Conversations about the economy and COVID will be at the forefront of the first week of the Annual Legislative Conference with events such as: “Money, Wealth, and Disparities: Agony to Action- Creating Inclusive Access,” “PDs for NMA: What Does the Black Community Need to Know About Vaccinations During the COVID-19 Pandemic?” along with “From the Mailbox to the Ballot Box: Exercising Your Right to Vote in the Age of COVID-19” and more.

Spencer Gopaul, who works with the D.C. Commission on African American Affairs, discussed why the Annual Legislative Conference is key even virtually.

“The CBCF ALC offers an opportunity for two things. First, it offers an opportunity for federal funding. People come to ALC so they can talk to Congressmen about getting federal funding into the Black communities. Virtually we still have the Congress members and their staff participating,”Gopaul said.  “And secondly, which is almost as important as federal funding, is that the country’s biggest corporations show up to the ALC, like Walmart, Facebook and Northrop Gromman. It’s about holding these corporations accountable to make sure they’re responding to the Black community and their needs.”

Gopaul, Campbell and Reid weighed in on the importance of this year’s theme, “Now is Our Time.”

“Now is not like anything the U.S. has ever seen. Nothing like the protests of the teens, 20s, 40s and 60s, nothing like the protests of the 90s and early 2000s, these protestors and the civic engagement nationwide for Black people is mostly White people. I’ve never seen so many White people fighting and saying ‘Black Lives Matter.’  We have more eyes on this than we ever had, and it’s just as simple as that,” Gopaul said.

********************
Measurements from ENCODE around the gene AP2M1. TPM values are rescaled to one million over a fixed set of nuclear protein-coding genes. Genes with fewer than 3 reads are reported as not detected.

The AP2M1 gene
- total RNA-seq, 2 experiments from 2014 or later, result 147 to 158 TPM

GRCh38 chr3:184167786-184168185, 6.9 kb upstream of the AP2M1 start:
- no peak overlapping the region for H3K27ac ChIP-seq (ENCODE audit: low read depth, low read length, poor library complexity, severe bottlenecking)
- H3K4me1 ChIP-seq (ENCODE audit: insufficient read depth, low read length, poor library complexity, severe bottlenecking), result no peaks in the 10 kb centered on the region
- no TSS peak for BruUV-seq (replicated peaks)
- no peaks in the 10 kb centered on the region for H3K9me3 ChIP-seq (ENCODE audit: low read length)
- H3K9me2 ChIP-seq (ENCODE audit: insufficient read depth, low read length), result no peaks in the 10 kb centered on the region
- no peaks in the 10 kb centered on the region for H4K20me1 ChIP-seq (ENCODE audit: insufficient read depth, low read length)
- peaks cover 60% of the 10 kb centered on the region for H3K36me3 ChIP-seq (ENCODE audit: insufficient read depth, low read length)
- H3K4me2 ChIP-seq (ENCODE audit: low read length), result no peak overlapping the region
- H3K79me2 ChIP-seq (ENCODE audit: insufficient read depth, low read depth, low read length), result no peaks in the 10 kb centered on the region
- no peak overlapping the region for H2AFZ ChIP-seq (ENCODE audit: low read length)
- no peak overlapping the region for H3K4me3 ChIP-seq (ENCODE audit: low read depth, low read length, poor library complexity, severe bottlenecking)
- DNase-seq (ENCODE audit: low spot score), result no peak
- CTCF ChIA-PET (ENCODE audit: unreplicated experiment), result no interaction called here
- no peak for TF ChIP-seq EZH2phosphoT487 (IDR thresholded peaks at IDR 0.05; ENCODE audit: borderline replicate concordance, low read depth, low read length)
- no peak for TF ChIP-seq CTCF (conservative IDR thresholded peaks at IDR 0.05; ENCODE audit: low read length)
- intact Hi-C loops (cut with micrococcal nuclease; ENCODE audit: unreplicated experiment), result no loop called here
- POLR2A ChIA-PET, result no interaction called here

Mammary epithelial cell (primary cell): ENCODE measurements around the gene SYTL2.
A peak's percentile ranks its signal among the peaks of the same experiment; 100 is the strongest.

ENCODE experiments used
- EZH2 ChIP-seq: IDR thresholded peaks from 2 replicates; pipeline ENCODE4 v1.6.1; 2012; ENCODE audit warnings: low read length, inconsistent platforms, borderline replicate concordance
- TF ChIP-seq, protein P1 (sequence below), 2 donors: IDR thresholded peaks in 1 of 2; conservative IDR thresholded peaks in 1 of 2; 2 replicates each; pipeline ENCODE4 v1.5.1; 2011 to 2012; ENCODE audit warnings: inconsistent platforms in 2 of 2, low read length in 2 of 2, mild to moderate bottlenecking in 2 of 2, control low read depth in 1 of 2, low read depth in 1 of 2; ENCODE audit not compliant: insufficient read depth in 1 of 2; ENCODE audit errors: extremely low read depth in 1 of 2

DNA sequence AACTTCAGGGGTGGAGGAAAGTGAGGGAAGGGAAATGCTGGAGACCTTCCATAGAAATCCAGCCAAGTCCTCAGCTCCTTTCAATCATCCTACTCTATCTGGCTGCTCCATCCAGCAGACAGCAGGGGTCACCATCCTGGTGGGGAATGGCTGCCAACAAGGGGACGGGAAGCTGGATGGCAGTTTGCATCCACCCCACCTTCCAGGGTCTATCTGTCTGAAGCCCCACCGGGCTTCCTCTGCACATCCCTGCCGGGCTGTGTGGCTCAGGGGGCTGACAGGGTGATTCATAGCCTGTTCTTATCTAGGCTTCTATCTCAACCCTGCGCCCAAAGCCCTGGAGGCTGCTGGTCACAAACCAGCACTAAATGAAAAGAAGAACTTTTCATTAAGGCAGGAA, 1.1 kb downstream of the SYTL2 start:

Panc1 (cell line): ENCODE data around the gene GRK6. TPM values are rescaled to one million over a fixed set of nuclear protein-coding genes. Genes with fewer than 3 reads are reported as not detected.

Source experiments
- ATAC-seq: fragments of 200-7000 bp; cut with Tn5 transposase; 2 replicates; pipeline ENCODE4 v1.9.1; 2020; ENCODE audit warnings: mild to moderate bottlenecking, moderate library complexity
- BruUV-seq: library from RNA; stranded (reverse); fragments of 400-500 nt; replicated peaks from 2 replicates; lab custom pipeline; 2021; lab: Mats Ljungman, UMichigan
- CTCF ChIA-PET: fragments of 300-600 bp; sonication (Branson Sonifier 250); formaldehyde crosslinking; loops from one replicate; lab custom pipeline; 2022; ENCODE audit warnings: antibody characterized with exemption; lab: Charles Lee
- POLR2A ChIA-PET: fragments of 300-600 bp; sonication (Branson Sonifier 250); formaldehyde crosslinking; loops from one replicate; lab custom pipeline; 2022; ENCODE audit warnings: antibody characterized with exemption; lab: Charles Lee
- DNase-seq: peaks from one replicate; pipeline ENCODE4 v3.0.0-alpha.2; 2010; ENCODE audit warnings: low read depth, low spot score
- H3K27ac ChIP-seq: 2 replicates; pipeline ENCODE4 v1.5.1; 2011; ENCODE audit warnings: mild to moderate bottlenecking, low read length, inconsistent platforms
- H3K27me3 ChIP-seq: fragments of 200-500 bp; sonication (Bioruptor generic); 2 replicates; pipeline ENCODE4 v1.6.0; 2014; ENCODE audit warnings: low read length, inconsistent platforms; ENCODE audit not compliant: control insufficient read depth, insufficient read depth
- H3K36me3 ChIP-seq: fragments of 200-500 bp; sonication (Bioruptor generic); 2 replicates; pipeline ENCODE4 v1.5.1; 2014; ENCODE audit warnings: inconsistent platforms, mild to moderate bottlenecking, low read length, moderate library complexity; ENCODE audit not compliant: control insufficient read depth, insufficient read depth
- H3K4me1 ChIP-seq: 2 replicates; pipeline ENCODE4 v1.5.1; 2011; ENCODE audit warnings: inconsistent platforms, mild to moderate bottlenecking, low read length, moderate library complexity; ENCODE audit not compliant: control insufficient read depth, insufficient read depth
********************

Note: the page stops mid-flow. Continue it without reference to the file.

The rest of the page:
“The theme is important because of what MLK called ‘the fierce urgency of now.’ We don’t have the luxury of assuming that legislative change will happen on its own…but it also happens when you take advantage of the time,” Reid said.  “If we don’t prioritize our issues, we can’t expect anyone else to,” she added.

Reid also said she hopes to see legislative changes as a result of the virtual conference.

“We need to figure out how we can legislatively apply pressure to police unions and cops and people who kill Black people for no reason and we need the best and brightest minds at the table to figure out how we can have some legislative impact, and the CBCF is the perfect place and time.” 

Campbell evaluated the importance of this year’s theme from a Black woman’s viewpoint and from the social challenges America is currently facing.

“From a Black woman’s perspective, I believe ‘now is the time’ for Black women’s leadership to go to the next level for such a time as this. So, the fact that for the first time in history, the nation has a chance to elect the first Black woman to serve as the vice president of the United States, is a shining example of what it means to have a theme, ‘Now is Our Time.’  Further, I believe the ‘now is our time’ theme for the CBCF ALC reflects the ‘Black Lives Matter Movement’ moment we are in, that has taken the nation and world by storm—demanding for the eradication of systemic racism, unjust killing of Black and Brown bodies by police and White nationalists, protecting our voting rights and to address other economic, health and social justice disparities impacting Black Americans.”

Micha Green

AFRO Washington, D.C. Editor